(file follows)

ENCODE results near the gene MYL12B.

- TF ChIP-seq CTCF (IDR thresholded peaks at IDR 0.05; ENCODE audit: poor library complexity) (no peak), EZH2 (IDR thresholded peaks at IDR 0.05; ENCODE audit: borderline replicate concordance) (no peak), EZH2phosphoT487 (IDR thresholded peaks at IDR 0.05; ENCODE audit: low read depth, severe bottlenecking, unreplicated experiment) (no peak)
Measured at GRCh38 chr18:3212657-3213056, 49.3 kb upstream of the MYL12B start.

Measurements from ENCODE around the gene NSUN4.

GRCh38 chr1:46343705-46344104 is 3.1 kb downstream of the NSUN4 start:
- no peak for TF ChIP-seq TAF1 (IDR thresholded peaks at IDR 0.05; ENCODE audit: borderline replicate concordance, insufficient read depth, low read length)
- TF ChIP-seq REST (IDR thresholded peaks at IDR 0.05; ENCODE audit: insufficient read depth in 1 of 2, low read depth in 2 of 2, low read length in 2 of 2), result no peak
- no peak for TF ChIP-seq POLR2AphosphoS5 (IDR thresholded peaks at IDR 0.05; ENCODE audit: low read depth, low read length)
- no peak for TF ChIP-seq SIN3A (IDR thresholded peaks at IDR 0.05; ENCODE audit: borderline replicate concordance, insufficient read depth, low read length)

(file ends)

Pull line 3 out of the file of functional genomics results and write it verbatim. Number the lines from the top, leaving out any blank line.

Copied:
Measured at GRCh38 chr18:3212657-3213056, 49.3 kb upstream of the MYL12B start.